NASHVILLE, Tenn. (AP) — One of the sport utility vehicles assigned to the governor’s office is getting more than $10,000 in repairs after getting caught on a security gate at the state Capitol.
Surveillance video obtained by The Tennessean (http://tnne.ws/10vdZ1u ) shows the vehicle carrying Gov. Bill Haslam passing safely through the gate, but a GMC Denali trailing the governor’s car didn’t make it. Security pillars rose up from the pavement, lifting the SUV slightly off the ground and making it swerve.
The accident on May 7 damaged the rear suspension of the Denali, but caused no injuries.
The governor’s entourage was returning to the Capitol after a bill-signing ceremony in Clarksville and a speech at a bookstore in Nashville.
JONESBOROUGH, Tenn. (AP) — Former 1st Judicial District Attorney General Joe Crumley led Jonesborough police on a brief chase before hitting a cruiser that was trying to stop him.
Police Chief Matt Hawkins said Crumley was driving downtown on Wednesday afternoon when he crossed into the oncoming lane, nearly striking an officer’s cruiser head-on.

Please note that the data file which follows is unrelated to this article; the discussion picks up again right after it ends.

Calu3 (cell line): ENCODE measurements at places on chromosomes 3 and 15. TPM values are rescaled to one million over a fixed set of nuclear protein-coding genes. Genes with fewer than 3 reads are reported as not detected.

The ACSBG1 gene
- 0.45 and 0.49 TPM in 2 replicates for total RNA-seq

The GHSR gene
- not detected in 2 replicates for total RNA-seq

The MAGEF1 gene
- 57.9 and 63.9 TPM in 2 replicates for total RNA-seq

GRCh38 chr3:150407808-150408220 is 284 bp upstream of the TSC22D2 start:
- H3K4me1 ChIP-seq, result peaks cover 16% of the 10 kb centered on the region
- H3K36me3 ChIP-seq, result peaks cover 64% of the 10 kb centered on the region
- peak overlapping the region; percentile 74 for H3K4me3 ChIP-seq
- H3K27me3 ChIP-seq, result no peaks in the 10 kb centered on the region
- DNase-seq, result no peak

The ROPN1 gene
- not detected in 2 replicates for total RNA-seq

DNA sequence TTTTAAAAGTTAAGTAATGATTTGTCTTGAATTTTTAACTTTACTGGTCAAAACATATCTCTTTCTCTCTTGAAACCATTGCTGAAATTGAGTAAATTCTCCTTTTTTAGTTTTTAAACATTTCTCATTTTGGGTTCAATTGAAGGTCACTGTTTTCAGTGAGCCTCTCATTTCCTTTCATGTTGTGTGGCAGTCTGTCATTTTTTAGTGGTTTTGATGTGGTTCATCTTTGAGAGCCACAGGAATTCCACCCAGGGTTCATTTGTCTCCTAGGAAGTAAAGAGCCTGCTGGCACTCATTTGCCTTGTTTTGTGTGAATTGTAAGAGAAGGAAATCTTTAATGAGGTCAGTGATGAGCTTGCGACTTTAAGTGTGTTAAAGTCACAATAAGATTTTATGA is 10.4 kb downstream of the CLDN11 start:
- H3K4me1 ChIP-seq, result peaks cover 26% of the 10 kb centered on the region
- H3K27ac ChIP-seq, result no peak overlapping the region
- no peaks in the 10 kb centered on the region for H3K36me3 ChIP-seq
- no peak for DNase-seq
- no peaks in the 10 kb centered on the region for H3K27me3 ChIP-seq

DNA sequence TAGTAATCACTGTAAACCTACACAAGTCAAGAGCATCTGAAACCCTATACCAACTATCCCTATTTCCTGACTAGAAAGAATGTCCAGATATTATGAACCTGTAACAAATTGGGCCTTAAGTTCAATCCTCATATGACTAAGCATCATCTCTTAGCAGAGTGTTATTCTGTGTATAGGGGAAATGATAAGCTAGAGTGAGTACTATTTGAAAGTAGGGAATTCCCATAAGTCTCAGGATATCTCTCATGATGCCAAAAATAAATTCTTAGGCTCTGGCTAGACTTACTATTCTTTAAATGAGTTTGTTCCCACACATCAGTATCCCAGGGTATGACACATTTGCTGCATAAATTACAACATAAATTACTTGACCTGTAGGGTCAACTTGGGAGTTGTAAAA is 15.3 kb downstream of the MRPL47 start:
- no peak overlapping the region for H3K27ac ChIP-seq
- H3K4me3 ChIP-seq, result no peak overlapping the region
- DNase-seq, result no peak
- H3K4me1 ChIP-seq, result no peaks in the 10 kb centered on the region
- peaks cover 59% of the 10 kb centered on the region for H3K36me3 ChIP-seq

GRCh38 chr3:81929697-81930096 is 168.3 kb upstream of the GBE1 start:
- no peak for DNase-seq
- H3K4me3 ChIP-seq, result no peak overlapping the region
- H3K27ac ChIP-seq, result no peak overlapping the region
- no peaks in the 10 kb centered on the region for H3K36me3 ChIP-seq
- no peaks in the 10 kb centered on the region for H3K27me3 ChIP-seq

The officer attempted to stop him. When Crumley kept going, another officer got in front of Crumley. Crumley then ran into the rear of that officer’s cruiser.
Hawkins said Crumley was talking on his cell phone and refused to get out of the car.
Shortly afterward, Crumley appeared to be in medical distress and was taken to the Johnson City Medical Center.
Criminal charges are pending.
A message left at a number listed for Crumley was not immediately returned.
Army investigators are probing the cause of a National Guard helicopter crash that killed two Knoxville pilots in Campbell County over the weekend, according to the News Sentinel. Tennessee Army National Guard 1st Lt. Thomas Joseph Williams Jr., 26, and Chief Warrant Officer 4 Daniel Cole, 41, were killed when their OH-58D Kiowa Warrior went down near Exit 141 on Interstate 75 about 5:30 p.m. Saturday, said Tennessee Military Department spokesman Randy Harris.
The two pilots – both members of the 1/230th Air Cavalry Squadron, Troop C, based at McGhee Tyson Air National Guard Base – were conducting a routine training flight at the time, he said.